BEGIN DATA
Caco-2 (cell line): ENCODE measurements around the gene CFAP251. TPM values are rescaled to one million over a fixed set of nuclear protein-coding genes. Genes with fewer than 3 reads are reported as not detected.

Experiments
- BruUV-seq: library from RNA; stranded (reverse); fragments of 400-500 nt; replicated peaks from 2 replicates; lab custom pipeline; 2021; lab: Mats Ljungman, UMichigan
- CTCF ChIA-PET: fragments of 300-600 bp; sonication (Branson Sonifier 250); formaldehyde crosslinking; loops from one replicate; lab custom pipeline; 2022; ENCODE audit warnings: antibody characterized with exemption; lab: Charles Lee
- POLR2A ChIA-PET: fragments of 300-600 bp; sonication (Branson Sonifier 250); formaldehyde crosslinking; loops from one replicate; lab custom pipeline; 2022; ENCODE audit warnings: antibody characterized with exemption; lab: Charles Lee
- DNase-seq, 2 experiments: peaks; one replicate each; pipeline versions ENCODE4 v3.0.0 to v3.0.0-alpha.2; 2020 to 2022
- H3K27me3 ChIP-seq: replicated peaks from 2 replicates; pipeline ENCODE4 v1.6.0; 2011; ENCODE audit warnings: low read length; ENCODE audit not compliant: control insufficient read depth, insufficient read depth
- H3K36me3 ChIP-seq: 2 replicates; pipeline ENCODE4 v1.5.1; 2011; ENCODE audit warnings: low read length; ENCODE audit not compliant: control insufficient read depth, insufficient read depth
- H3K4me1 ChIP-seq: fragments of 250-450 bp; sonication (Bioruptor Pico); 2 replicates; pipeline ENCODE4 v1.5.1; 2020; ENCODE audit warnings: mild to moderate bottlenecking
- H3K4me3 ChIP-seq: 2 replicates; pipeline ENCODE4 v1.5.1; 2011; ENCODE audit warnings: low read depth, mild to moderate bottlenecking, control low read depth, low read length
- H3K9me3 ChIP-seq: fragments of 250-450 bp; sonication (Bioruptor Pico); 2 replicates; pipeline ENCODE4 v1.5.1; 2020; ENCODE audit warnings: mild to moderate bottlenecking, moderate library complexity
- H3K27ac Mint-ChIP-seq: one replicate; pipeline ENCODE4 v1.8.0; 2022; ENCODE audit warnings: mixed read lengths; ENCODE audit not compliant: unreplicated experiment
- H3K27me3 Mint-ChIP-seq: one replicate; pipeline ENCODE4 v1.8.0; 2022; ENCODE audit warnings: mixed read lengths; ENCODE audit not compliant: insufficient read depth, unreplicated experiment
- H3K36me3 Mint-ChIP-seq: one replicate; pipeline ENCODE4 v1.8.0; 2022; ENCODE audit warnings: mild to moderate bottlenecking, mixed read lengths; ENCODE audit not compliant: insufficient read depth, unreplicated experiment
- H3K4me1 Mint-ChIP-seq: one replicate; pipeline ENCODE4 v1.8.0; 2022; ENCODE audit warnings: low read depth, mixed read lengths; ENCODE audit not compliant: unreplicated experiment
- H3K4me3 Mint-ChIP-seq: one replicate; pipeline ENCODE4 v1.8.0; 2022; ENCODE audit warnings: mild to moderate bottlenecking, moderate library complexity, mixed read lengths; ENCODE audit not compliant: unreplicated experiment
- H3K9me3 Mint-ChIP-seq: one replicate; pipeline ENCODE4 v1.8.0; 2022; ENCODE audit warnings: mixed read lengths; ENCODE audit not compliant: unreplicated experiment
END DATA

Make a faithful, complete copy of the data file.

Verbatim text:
Caco-2 (cell line): ENCODE measurements around the gene CFAP251. TPM values are rescaled to one million over a fixed set of nuclear protein-coding genes. Genes with fewer than 3 reads are reported as not detected.

Experiments
- BruUV-seq: library from RNA; stranded (reverse); fragments of 400-500 nt; replicated peaks from 2 replicates; lab custom pipeline; 2021; lab: Mats Ljungman, UMichigan
- CTCF ChIA-PET: fragments of 300-600 bp; sonication (Branson Sonifier 250); formaldehyde crosslinking; loops from one replicate; lab custom pipeline; 2022; ENCODE audit warnings: antibody characterized with exemption; lab: Charles Lee
- POLR2A ChIA-PET: fragments of 300-600 bp; sonication (Branson Sonifier 250); formaldehyde crosslinking; loops from one replicate; lab custom pipeline; 2022; ENCODE audit warnings: antibody characterized with exemption; lab: Charles Lee
- DNase-seq, 2 experiments: peaks; one replicate each; pipeline versions ENCODE4 v3.0.0 to v3.0.0-alpha.2; 2020 to 2022
- H3K27me3 ChIP-seq: replicated peaks from 2 replicates; pipeline ENCODE4 v1.6.0; 2011; ENCODE audit warnings: low read length; ENCODE audit not compliant: control insufficient read depth, insufficient read depth
- H3K36me3 ChIP-seq: 2 replicates; pipeline ENCODE4 v1.5.1; 2011; ENCODE audit warnings: low read length; ENCODE audit not compliant: control insufficient read depth, insufficient read depth
- H3K4me1 ChIP-seq: fragments of 250-450 bp; sonication (Bioruptor Pico); 2 replicates; pipeline ENCODE4 v1.5.1; 2020; ENCODE audit warnings: mild to moderate bottlenecking
- H3K4me3 ChIP-seq: 2 replicates; pipeline ENCODE4 v1.5.1; 2011; ENCODE audit warnings: low read depth, mild to moderate bottlenecking, control low read depth, low read length
- H3K9me3 ChIP-seq: fragments of 250-450 bp; sonication (Bioruptor Pico); 2 replicates; pipeline ENCODE4 v1.5.1; 2020; ENCODE audit warnings: mild to moderate bottlenecking, moderate library complexity
- H3K27ac Mint-ChIP-seq: one replicate; pipeline ENCODE4 v1.8.0; 2022; ENCODE audit warnings: mixed read lengths; ENCODE audit not compliant: unreplicated experiment
- H3K27me3 Mint-ChIP-seq: one replicate; pipeline ENCODE4 v1.8.0; 2022; ENCODE audit warnings: mixed read lengths; ENCODE audit not compliant: insufficient read depth, unreplicated experiment
- H3K36me3 Mint-ChIP-seq: one replicate; pipeline ENCODE4 v1.8.0; 2022; ENCODE audit warnings: mild to moderate bottlenecking, mixed read lengths; ENCODE audit not compliant: insufficient read depth, unreplicated experiment
- H3K4me1 Mint-ChIP-seq: one replicate; pipeline ENCODE4 v1.8.0; 2022; ENCODE audit warnings: low read depth, mixed read lengths; ENCODE audit not compliant: unreplicated experiment
- H3K4me3 Mint-ChIP-seq: one replicate; pipeline ENCODE4 v1.8.0; 2022; ENCODE audit warnings: mild to moderate bottlenecking, moderate library complexity, mixed read lengths; ENCODE audit not compliant: unreplicated experiment
- H3K9me3 Mint-ChIP-seq: one replicate; pipeline ENCODE4 v1.8.0; 2022; ENCODE audit warnings: mixed read lengths; ENCODE audit not compliant: unreplicated experiment